United States District Court, D. Columbia
David Fillmore, Plaintiff, Pro se, Oreland, PA USA.
T Mobility Services LLC, Defendant: Carey Robert Butsavage,
LEAD ATTORNEY, BUTSAVAGE & ASSOCIATES, P.C., Washington, DC
USA; Nancy B.G. Lassen, LEAD ATTORNEY, WILLIG, WILLIAMS &
DAVIDSON, Philadelphia, PA USA.
E. BOASBERG, United States District Judge.
Pro se Plaintiff Brian David Fillmore worked for
Defendant AT& T Mobility Services LLC for nearly three years
between early 2011 and his termination in early 2014. He has
filed suit against both AT& T and his union, CWA Local 2336,
asserting separate claims of age discrimination against each.
Although AT& T has not yet been served, the union now moves
to dismiss the Complaint with prejudice, arguing that
Plaintiff has failed to state a claim upon which relief may
be granted. Agreeing that his allegations against the union
are insufficient, the Court will grant the Motion, but
dismiss that Defendant without prejudice.
Court, as it must in a case brought by a pro se
plaintiff, considers the facts as alleged in both the
Complaint and Plaintiff's Opposition to Defendant's
Motion to Dismiss. See Brown v. Whole Foods, 789
F.3d 146, 152 (D.C. Cir. 2015) (court should consider "
alleged in all of [a pro se plaintiff's]
pleadings" when evaluating a defendant's motion to
dismiss). According to the former, Fillmore began working for
AT& T as a Sales Support Representative (SSR) on January 16,
2011, and was promoted to Financial Service Representative
(FSR) two months later. See Compl. at 2. He initially worked
at the AT& T store at Potomac Yards in Alexandria, Virginia,
but transferred in March 2012 to the one in the Chinatown
section of Washington, where he served as that location's
FSR. See id. In May 2013, Plaintiff's supervisor -- the
Chinatown store manager -- mandated that he attend counseling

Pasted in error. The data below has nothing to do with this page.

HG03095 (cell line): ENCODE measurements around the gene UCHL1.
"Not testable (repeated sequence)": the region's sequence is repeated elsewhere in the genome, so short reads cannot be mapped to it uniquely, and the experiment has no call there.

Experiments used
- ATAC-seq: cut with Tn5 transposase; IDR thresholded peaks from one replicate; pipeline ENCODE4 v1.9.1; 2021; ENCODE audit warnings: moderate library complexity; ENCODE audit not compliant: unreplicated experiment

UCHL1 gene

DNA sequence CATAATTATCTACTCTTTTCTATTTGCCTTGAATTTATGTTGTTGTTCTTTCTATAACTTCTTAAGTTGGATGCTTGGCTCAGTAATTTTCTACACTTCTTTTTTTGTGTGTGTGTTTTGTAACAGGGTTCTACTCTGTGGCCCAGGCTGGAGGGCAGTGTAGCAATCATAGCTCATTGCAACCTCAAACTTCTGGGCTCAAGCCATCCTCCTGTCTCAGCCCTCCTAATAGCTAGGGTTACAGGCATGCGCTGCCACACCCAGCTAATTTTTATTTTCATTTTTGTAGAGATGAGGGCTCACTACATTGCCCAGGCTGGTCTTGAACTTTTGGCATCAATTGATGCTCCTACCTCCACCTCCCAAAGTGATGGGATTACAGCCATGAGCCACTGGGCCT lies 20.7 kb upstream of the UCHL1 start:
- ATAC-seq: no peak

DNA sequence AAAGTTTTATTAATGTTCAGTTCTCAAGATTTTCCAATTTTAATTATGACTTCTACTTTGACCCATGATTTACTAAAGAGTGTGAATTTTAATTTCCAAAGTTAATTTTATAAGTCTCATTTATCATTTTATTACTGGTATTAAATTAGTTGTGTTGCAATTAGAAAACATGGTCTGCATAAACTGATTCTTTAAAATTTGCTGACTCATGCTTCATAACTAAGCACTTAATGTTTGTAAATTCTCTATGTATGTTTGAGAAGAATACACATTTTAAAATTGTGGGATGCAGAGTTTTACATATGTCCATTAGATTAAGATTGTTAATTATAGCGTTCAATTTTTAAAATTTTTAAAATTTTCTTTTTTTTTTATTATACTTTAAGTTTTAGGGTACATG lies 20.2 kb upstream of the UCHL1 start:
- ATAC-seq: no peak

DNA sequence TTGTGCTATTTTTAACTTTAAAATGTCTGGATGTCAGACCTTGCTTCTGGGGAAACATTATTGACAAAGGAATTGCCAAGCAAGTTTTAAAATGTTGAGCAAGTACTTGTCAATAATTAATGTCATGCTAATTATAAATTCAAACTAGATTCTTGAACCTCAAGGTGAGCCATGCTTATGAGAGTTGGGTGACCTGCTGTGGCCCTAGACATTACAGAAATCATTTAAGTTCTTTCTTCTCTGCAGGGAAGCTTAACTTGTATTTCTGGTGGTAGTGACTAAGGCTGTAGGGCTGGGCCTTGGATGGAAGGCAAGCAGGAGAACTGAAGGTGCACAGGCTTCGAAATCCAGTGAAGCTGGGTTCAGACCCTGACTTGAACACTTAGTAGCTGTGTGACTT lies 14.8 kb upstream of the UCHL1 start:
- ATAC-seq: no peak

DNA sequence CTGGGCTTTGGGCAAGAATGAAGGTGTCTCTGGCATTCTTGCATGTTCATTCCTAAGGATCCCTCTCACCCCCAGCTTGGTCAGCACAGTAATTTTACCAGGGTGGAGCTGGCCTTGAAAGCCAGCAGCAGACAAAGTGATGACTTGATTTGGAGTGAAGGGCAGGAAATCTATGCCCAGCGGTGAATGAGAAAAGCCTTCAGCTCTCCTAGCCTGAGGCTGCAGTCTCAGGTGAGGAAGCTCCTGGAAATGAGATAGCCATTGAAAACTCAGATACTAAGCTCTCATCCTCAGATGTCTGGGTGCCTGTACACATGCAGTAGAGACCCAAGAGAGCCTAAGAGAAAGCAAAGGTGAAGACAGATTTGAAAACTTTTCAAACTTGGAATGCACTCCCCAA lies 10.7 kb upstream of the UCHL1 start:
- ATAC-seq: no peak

due to his inability to complete required job
responsibilities -- namely, an accurate count of phones and
other store inventory. See id. at 3; see also ECF No. 1 at 10
(Letter from Nickolas Parker). The document notifying
Plaintiff of the required counseling stated that failure to
improve his job performance could result in further
disciplinary procedures " up to and including
dismissal." Parker Letter at ECF p. 11. In August 2013,
AT& T informed its employees that all FSR positions and some
SSR positions would be eliminated in January 2014. See Compl.
at 3. On September 13, 2013,
the union notified affected employees that they would be
allowed to apply for open positions within AT& T and that
employees facing active disciplinary procedures would be
treated " as if they had clean discipline records."
Id.; see ECF No. 1 at 7 (Local 2336 Letter).
took short-term disability leave from his job between August
25, 2013, and October 1, 2013. See Compl. at 4. Upon
returning, he was again asked to conduct an inventory count
of available phones and reported over three hundred missing,
whereupon he was removed from inventory-counting
responsibilities. Id. On November 12, 2013, he
" informed [union] Executive VP Terrence
Richardson" that a job applicant from outside the
Company had been hired as an SSR at the Chinatown store while
Plaintiff was " in jeopardy of being laid off."
Id. Fillmore was suspended without pay on November
15, 2013, and subsequently " went to see Terrence &
filed a grievance." See id. The exact substance of
Plaintiff's grievance against AT& T is unclear and could
concern the hiring of an outside applicant for the available
SSR position, Plaintiff's suspension without pay, both
incidents, or something entirely different. Although the
explicitly mentions that he was subsequently terminated,
Fillmore attaches a document from the D.C. Department of
Employment Services, which is dated January 23, 2014, and
states that AT& T fired him " due to investigation for
'fraudulently altering phone counts.'" ECF No. 1
at 12 (D.C. DOES Determination by Claims Examiner).
Complaint alleges two separate counts of age discrimination,
one against AT& T and one against Local 2336. The sole
factual basis for the latter is unrelated to discharge;
instead, Fillmore alleges that when he was suspended without
pay, he " went to see Terrence & filed a grievance.
Terrence had a duty to act and chose not to." Compl. at
4. Nothing further is alleged, and only in his ...